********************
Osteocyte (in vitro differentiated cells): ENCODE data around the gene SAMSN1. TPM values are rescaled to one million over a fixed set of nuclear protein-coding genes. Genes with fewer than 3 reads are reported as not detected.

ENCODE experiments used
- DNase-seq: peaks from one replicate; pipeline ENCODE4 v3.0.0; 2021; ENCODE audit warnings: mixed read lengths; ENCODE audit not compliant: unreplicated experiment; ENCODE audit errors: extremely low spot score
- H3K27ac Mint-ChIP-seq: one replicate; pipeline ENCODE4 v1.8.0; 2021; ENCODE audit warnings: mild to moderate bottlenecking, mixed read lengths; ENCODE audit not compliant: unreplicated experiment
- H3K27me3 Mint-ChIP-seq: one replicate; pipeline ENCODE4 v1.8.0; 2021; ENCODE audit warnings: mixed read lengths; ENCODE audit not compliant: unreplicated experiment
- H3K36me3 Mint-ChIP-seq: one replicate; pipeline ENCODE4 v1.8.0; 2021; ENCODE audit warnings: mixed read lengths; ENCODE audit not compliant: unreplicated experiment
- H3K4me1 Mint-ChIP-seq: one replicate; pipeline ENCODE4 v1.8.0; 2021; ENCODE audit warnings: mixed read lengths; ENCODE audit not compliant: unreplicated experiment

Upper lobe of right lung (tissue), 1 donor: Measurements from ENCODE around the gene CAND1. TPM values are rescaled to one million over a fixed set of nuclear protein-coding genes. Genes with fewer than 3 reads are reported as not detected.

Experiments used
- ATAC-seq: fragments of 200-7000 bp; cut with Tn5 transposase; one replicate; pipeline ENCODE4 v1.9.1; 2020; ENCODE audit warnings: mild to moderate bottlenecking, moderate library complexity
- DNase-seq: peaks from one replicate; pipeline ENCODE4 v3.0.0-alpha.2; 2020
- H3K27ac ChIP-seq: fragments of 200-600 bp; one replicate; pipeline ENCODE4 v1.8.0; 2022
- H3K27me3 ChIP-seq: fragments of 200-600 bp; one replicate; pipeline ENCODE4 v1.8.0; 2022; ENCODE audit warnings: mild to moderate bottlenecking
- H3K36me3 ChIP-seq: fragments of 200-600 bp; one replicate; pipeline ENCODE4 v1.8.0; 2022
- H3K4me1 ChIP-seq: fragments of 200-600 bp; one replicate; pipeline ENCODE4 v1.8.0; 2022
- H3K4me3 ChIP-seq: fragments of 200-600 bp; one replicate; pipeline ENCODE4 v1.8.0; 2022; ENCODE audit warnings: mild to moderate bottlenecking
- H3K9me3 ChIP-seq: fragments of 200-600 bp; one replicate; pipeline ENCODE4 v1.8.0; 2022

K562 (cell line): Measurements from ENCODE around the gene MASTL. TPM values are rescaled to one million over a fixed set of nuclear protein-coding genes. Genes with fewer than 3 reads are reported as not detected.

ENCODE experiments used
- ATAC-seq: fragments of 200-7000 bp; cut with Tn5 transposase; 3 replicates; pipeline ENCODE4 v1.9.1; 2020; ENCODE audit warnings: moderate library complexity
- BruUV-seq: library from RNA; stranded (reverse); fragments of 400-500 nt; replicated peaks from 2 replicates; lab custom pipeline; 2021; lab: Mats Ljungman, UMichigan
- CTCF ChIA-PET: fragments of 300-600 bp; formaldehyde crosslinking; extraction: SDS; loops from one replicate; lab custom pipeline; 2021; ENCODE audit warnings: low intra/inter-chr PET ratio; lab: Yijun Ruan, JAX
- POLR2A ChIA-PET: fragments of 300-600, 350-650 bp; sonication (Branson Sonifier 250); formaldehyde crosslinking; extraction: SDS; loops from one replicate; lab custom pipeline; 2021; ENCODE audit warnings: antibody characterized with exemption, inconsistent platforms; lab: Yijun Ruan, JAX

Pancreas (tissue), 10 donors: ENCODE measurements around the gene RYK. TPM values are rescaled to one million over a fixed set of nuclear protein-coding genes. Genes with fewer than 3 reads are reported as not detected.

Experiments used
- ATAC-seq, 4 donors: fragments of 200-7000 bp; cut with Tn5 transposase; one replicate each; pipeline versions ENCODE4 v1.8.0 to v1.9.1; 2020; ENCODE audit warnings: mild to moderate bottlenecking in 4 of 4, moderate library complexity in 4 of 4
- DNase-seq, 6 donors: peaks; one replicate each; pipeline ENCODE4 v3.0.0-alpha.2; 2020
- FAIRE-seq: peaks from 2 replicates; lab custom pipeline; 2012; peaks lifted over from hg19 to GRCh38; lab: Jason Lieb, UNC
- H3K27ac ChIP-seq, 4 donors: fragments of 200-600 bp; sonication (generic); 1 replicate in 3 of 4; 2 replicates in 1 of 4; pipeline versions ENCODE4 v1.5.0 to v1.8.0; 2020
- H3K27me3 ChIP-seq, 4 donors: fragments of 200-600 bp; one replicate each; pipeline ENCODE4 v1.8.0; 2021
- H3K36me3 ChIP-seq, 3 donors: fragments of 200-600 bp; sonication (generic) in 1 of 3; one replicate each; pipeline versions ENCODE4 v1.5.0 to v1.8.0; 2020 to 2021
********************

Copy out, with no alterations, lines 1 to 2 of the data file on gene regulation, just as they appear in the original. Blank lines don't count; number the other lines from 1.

Osteocyte (in vitro differentiated cells): ENCODE data around the gene SAMSN1. TPM values are rescaled to one million over a fixed set of nuclear protein-coding genes. Genes with fewer than 3 reads are reported as not detected.

ENCODE experiments used